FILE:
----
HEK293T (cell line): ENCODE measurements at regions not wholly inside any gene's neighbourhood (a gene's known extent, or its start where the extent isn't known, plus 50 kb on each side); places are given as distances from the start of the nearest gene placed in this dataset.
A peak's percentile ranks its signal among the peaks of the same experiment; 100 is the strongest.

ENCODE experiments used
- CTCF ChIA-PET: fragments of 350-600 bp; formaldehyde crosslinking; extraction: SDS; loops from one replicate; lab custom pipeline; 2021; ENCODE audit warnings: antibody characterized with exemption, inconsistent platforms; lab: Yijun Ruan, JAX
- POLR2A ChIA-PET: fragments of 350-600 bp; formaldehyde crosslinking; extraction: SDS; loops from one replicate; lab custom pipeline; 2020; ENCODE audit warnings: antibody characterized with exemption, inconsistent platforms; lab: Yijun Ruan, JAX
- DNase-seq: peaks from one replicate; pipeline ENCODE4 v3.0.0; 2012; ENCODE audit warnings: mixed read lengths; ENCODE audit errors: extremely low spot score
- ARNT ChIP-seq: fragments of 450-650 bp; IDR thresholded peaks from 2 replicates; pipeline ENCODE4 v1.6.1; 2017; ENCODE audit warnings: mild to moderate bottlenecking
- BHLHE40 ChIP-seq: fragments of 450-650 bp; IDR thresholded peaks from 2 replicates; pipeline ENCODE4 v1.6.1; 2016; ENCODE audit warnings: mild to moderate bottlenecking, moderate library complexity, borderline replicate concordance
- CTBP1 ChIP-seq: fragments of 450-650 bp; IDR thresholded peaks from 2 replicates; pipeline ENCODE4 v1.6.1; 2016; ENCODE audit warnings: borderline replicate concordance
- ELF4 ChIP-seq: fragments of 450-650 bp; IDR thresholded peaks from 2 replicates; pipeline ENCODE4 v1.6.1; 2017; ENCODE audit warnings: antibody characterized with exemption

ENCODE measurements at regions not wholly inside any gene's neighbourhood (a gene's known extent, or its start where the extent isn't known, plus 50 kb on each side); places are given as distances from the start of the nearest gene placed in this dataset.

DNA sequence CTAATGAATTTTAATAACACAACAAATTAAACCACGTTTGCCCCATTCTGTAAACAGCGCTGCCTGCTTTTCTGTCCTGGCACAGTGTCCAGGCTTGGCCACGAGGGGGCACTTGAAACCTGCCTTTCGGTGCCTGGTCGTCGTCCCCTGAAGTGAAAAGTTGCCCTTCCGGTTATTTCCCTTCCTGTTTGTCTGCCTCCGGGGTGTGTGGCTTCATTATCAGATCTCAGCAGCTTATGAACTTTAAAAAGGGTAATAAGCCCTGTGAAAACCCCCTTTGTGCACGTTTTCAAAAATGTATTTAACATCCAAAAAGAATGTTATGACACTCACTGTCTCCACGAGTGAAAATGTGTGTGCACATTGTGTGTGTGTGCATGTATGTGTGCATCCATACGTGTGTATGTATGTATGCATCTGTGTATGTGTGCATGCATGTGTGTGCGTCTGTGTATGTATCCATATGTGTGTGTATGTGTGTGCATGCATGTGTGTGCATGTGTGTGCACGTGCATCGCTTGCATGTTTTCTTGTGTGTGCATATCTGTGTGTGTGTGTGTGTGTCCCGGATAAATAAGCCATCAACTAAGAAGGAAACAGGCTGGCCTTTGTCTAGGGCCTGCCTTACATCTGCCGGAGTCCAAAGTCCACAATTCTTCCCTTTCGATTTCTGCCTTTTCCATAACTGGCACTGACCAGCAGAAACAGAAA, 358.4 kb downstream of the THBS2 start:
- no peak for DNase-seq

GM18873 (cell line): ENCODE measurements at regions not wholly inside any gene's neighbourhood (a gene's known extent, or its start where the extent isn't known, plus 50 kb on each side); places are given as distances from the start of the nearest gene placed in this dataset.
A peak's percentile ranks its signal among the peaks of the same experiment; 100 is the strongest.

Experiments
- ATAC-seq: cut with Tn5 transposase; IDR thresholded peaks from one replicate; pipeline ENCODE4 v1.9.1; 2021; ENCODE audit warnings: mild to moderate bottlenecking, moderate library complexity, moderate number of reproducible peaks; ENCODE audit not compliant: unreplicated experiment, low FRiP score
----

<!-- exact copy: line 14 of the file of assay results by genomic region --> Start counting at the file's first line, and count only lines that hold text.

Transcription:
GM18873 (cell line): ENCODE measurements at regions not wholly inside any gene's neighbourhood (a gene's known extent, or its start where the extent isn't known, plus 50 kb on each side); places are given as distances from the start of the nearest gene placed in this dataset.